I found the book quite interesting and informative. Its not really a how to, but more of a history lesson of sorts. It moved quickly and there was not a lot of repetition, which it seems is quite common these days. I felt like I had a good grasp of viral networking from 5000 feet when I was done.
My mediocre rating was solely due to the narration. When reading a book, its critical to respect the punctuation. The narrator basically rambled through chapter headings, title breaks and paragraph breaks. It was very difficult to follow and keep it all in context when seemingly the book was just a series of sentences...
It would take days to write a review that does the book justice. Its well written and full of great insights.
If I had to say there was one real revolutionary thought for me it is the following;
The wealthy, no not the rich, but those with 50+Million in the bank, need to come to the party. One of the worst offenders is probably Buffet. He is hoarding the money that could be greasing this economy. He espouses frugality but seems to conveniently forget that the US is a consumer-spending based economy. I lived in Palm Beach for a while and I can tell you that the wealthy don't spend anywhere near their fair share. Ok Warren, you win, you're the best. Now break the weld on that wallet and go buy a few billion dollars worth of American products! Why not buy everyone in Nebraska a new Corvette!
Its pretty simple; you give a guy with 100 Million in the bank a tax cut and he uses it to pad his investments. You give the same tax cut to a working mother of two and that tax cut is spent the next day.
The wealthy should either start spending a fair percentage of their wealth or they should be taxed in order to bring that money back into the economy. This should include a tax on capital, and a tax on income. Everyone knows what happens when one person has all the capital in a friendly game of Monopoly - you have to fold up the board and start again. America is dangerously close to folding up the board. It could get ugly.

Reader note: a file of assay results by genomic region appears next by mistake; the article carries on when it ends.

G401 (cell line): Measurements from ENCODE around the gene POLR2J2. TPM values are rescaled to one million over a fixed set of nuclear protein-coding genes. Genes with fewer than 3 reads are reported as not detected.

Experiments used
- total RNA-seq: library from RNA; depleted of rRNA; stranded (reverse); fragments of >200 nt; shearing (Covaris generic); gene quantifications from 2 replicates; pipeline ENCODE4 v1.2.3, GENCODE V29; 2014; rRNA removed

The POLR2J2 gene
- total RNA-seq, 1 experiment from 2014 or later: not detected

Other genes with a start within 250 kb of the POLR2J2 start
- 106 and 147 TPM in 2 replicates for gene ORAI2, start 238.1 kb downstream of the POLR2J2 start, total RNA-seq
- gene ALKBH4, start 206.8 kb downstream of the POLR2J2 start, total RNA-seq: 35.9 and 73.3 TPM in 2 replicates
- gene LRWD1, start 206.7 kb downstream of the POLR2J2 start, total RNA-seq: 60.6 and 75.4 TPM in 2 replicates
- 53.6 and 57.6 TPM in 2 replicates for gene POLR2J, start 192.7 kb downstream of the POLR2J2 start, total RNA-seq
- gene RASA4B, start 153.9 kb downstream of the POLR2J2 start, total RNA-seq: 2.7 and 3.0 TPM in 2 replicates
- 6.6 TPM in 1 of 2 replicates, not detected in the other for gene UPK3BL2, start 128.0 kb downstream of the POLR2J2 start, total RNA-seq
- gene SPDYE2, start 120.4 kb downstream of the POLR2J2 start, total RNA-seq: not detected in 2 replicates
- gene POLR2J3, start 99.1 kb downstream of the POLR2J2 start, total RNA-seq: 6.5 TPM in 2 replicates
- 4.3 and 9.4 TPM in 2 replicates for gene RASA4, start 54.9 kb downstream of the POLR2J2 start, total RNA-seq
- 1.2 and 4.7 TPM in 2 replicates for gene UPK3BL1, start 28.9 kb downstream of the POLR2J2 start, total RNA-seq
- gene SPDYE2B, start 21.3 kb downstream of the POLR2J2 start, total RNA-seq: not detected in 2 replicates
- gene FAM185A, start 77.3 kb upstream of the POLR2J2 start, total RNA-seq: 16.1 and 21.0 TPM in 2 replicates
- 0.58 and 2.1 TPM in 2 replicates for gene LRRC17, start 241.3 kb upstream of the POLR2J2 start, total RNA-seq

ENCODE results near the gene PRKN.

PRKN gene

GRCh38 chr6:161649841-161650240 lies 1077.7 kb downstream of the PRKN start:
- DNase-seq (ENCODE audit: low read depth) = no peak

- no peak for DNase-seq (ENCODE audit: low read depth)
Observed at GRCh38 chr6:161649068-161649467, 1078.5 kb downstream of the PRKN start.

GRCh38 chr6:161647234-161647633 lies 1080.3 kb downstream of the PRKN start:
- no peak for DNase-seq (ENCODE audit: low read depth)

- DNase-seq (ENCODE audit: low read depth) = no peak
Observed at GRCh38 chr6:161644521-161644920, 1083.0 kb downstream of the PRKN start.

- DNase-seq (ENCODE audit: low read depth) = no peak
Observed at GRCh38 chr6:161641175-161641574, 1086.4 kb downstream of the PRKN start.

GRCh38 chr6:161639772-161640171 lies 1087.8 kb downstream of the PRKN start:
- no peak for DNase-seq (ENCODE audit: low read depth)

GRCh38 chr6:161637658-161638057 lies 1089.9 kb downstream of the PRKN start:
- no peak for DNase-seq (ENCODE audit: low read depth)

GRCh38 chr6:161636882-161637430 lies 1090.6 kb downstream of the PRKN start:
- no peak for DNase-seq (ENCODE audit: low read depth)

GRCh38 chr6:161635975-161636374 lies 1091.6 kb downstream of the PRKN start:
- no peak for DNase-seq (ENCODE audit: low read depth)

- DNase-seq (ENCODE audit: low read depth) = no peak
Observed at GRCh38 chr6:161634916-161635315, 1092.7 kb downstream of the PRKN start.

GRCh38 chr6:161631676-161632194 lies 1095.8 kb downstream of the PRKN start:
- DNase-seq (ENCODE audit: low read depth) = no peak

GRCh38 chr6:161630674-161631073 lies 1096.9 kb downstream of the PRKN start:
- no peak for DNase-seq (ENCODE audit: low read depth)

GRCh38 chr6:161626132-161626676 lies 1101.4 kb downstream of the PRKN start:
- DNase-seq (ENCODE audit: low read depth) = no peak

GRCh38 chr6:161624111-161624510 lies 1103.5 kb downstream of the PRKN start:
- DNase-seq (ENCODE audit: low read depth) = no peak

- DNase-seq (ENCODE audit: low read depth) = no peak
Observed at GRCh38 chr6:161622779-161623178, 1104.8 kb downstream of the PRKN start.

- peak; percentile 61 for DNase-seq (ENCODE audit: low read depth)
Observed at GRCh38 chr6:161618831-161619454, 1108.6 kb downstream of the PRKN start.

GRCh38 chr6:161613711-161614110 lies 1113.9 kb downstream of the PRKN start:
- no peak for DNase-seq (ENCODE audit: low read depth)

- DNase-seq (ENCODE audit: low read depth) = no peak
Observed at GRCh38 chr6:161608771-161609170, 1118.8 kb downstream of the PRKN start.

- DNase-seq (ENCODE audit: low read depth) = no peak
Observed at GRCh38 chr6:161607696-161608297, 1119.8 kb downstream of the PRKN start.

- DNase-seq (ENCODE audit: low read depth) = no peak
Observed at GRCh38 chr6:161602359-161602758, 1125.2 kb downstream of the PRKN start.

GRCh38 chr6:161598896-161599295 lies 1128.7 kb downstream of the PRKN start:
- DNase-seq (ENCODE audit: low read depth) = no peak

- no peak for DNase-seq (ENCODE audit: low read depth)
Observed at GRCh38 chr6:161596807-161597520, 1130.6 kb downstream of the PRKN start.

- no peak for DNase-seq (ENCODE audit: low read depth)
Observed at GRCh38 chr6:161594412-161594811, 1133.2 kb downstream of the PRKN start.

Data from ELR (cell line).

I have to re-iterate what I read in terms of reviews prior to purchasing and listening to this book. Its a fantastic book. It sparked my interest in baseball again after losing interest many years ago. If you like numbers, money, sports and great stories, this will be a winner for you. Its definitely one of my favorites now.
I wish Michael would go back and record the unabridged version. While he's at it he could redo Liars Poker as well. I would spend the extra credits to hear the whole story.
What can I say. As a pure capitalist I would prefer to trash this book so no one else would read it. That's how much it changed my life. But I owe it to Tim Ferriss (yes to the other reviewer - He IS the man!) to tell it like it is.
I'm 40 and I own and run 3 successful businesses that take all my time. I have everything I could ever want but no time to enjoy it. After listening to this book I immediately started the process of selling them all.
I then sat down and wrote a 2 page business plan that will allow me to work only a few hours each week. Its a good workable plan that plays to my strengths. After my mini-retirement I will start to build my new automated business. I feel like 1000 pounds have been lifted off my shoulders.
I started listening to the book on a planned mid-pace 10k, and ended up running effortlessly for 2.5 hours. I made it home dehydrated, but happy. I decided I wouldn't let myself listen to it unless I was running. Ran every day that week. Sore but happy.
What can I say but if you love to run, then this is your book. The characters, setting, insights are all inspirational.
I suggest you get your shoes on and make sure you're well hydrated before turning it on...
Whether you can put what M.G. says into practice for your own gain or not, this book really makes you think differently. Its tough to argue with the inferences made from the facts he lays out.
The writing is colourful, skillful and nicely paced. It's a joy to listen to, particularly on those long country drives.
The absolute worst case scenario is that you will have something very interesting to talk about at your next cocktail party.
It was disappointing. I liked the premise and they are clearly on to something compelling, but the execution was awful. There was so much repetition and overlap, and they didn't give the reader much credit. Perhaps this was due ultimately to the limited content in the book. This would have been an excellent submission for an article, or series of articles, to the New Yorker or similar, but it is not ready to be a book.
Its really a shame. If there was twice as much content, distilled properly and effectively, this could have been a great book.
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